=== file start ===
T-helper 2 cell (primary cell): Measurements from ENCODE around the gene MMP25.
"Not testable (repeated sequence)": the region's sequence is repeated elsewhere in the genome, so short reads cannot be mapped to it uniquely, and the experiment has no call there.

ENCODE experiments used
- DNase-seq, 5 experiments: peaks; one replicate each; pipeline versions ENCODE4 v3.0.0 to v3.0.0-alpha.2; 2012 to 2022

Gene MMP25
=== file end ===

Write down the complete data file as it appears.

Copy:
T-helper 2 cell (primary cell): Measurements from ENCODE around the gene MMP25.
"Not testable (repeated sequence)": the region's sequence is repeated elsewhere in the genome, so short reads cannot be mapped to it uniquely, and the experiment has no call there.

ENCODE experiments used
- DNase-seq, 5 experiments: peaks; one replicate each; pipeline versions ENCODE4 v3.0.0 to v3.0.0-alpha.2; 2012 to 2022

Gene MMP25